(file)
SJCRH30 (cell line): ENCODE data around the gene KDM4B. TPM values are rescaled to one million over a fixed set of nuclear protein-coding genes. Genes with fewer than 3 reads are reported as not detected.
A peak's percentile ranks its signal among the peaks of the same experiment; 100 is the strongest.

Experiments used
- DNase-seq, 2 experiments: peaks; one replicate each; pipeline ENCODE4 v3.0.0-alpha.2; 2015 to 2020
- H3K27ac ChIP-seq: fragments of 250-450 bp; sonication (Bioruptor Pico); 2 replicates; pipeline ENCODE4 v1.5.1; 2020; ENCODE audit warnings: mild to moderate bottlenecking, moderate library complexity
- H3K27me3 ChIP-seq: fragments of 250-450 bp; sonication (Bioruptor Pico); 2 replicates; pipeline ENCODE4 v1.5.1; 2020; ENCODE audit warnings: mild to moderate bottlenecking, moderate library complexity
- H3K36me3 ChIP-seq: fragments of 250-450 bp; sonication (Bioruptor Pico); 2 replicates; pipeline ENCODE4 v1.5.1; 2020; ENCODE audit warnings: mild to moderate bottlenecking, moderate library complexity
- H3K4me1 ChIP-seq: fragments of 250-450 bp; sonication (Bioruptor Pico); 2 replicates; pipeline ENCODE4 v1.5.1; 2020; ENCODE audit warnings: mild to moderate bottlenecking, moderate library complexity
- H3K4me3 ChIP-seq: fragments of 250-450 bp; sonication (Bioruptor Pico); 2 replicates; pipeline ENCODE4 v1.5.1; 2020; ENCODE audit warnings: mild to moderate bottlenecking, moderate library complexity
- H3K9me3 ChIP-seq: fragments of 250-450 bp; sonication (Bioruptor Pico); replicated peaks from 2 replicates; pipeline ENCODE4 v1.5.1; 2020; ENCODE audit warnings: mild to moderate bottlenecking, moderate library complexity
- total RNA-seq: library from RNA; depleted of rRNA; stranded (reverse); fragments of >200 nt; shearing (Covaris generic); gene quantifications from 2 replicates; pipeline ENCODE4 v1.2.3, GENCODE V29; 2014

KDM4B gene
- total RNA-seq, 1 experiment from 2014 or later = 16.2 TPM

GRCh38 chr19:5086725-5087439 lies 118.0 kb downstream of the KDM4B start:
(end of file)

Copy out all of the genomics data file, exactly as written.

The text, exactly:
SJCRH30 (cell line): ENCODE data around the gene KDM4B. TPM values are rescaled to one million over a fixed set of nuclear protein-coding genes. Genes with fewer than 3 reads are reported as not detected.
A peak's percentile ranks its signal among the peaks of the same experiment; 100 is the strongest.

Experiments used
- DNase-seq, 2 experiments: peaks; one replicate each; pipeline ENCODE4 v3.0.0-alpha.2; 2015 to 2020
- H3K27ac ChIP-seq: fragments of 250-450 bp; sonication (Bioruptor Pico); 2 replicates; pipeline ENCODE4 v1.5.1; 2020; ENCODE audit warnings: mild to moderate bottlenecking, moderate library complexity
- H3K27me3 ChIP-seq: fragments of 250-450 bp; sonication (Bioruptor Pico); 2 replicates; pipeline ENCODE4 v1.5.1; 2020; ENCODE audit warnings: mild to moderate bottlenecking, moderate library complexity
- H3K36me3 ChIP-seq: fragments of 250-450 bp; sonication (Bioruptor Pico); 2 replicates; pipeline ENCODE4 v1.5.1; 2020; ENCODE audit warnings: mild to moderate bottlenecking, moderate library complexity
- H3K4me1 ChIP-seq: fragments of 250-450 bp; sonication (Bioruptor Pico); 2 replicates; pipeline ENCODE4 v1.5.1; 2020; ENCODE audit warnings: mild to moderate bottlenecking, moderate library complexity
- H3K4me3 ChIP-seq: fragments of 250-450 bp; sonication (Bioruptor Pico); 2 replicates; pipeline ENCODE4 v1.5.1; 2020; ENCODE audit warnings: mild to moderate bottlenecking, moderate library complexity
- H3K9me3 ChIP-seq: fragments of 250-450 bp; sonication (Bioruptor Pico); replicated peaks from 2 replicates; pipeline ENCODE4 v1.5.1; 2020; ENCODE audit warnings: mild to moderate bottlenecking, moderate library complexity
- total RNA-seq: library from RNA; depleted of rRNA; stranded (reverse); fragments of >200 nt; shearing (Covaris generic); gene quantifications from 2 replicates; pipeline ENCODE4 v1.2.3, GENCODE V29; 2014

KDM4B gene
- total RNA-seq, 1 experiment from 2014 or later = 16.2 TPM

GRCh38 chr19:5086725-5087439 lies 118.0 kb downstream of the KDM4B start: